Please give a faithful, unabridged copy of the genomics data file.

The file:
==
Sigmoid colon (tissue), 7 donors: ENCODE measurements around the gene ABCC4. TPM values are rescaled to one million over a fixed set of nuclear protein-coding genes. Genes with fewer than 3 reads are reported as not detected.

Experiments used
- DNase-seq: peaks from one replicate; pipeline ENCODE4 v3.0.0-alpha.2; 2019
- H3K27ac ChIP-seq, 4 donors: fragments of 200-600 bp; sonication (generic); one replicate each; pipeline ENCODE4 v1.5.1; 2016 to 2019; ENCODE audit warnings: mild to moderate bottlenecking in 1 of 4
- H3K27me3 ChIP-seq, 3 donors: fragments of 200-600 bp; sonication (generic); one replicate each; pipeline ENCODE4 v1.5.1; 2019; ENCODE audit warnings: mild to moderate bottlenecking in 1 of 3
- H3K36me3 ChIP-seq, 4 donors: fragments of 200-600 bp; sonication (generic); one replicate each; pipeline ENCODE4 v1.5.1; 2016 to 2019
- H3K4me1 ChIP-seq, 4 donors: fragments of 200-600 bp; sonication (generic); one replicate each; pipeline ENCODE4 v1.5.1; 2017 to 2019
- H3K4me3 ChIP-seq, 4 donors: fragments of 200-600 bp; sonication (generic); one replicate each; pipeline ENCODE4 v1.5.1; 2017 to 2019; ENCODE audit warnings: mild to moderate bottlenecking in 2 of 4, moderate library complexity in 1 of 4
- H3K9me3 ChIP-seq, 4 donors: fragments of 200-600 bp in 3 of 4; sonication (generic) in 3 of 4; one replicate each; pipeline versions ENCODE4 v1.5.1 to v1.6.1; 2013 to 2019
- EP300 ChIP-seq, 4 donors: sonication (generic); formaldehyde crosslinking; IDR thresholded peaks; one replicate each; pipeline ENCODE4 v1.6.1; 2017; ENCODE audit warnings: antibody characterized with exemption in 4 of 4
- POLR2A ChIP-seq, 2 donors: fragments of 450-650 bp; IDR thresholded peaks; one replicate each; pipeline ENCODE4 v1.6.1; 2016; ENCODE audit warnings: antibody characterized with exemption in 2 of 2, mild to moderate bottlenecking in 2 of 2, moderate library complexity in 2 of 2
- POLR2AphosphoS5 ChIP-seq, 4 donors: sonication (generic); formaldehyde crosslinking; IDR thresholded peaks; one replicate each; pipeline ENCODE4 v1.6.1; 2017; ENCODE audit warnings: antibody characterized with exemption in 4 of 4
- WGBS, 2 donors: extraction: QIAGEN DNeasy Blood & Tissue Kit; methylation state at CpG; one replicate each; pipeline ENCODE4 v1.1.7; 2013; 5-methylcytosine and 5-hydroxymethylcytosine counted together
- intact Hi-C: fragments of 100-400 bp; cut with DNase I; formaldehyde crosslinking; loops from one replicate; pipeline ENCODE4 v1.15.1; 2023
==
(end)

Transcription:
Sigmoid colon (tissue), 7 donors: ENCODE measurements around the gene ABCC4. TPM values are rescaled to one million over a fixed set of nuclear protein-coding genes. Genes with fewer than 3 reads are reported as not detected.

Experiments used
- DNase-seq: peaks from one replicate; pipeline ENCODE4 v3.0.0-alpha.2; 2019
- H3K27ac ChIP-seq, 4 donors: fragments of 200-600 bp; sonication (generic); one replicate each; pipeline ENCODE4 v1.5.1; 2016 to 2019; ENCODE audit warnings: mild to moderate bottlenecking in 1 of 4
- H3K27me3 ChIP-seq, 3 donors: fragments of 200-600 bp; sonication (generic); one replicate each; pipeline ENCODE4 v1.5.1; 2019; ENCODE audit warnings: mild to moderate bottlenecking in 1 of 3
- H3K36me3 ChIP-seq, 4 donors: fragments of 200-600 bp; sonication (generic); one replicate each; pipeline ENCODE4 v1.5.1; 2016 to 2019
- H3K4me1 ChIP-seq, 4 donors: fragments of 200-600 bp; sonication (generic); one replicate each; pipeline ENCODE4 v1.5.1; 2017 to 2019
- H3K4me3 ChIP-seq, 4 donors: fragments of 200-600 bp; sonication (generic); one replicate each; pipeline ENCODE4 v1.5.1; 2017 to 2019; ENCODE audit warnings: mild to moderate bottlenecking in 2 of 4, moderate library complexity in 1 of 4
- H3K9me3 ChIP-seq, 4 donors: fragments of 200-600 bp in 3 of 4; sonication (generic) in 3 of 4; one replicate each; pipeline versions ENCODE4 v1.5.1 to v1.6.1; 2013 to 2019
- EP300 ChIP-seq, 4 donors: sonication (generic); formaldehyde crosslinking; IDR thresholded peaks; one replicate each; pipeline ENCODE4 v1.6.1; 2017; ENCODE audit warnings: antibody characterized with exemption in 4 of 4
- POLR2A ChIP-seq, 2 donors: fragments of 450-650 bp; IDR thresholded peaks; one replicate each; pipeline ENCODE4 v1.6.1; 2016; ENCODE audit warnings: antibody characterized with exemption in 2 of 2, mild to moderate bottlenecking in 2 of 2, moderate library complexity in 2 of 2
- POLR2AphosphoS5 ChIP-seq, 4 donors: sonication (generic); formaldehyde crosslinking; IDR thresholded peaks; one replicate each; pipeline ENCODE4 v1.6.1; 2017; ENCODE audit warnings: antibody characterized with exemption in 4 of 4
- WGBS, 2 donors: extraction: QIAGEN DNeasy Blood & Tissue Kit; methylation state at CpG; one replicate each; pipeline ENCODE4 v1.1.7; 2013; 5-methylcytosine and 5-hydroxymethylcytosine counted together
- intact Hi-C: fragments of 100-400 bp; cut with DNase I; formaldehyde crosslinking; loops from one replicate; pipeline ENCODE4 v1.15.1; 2023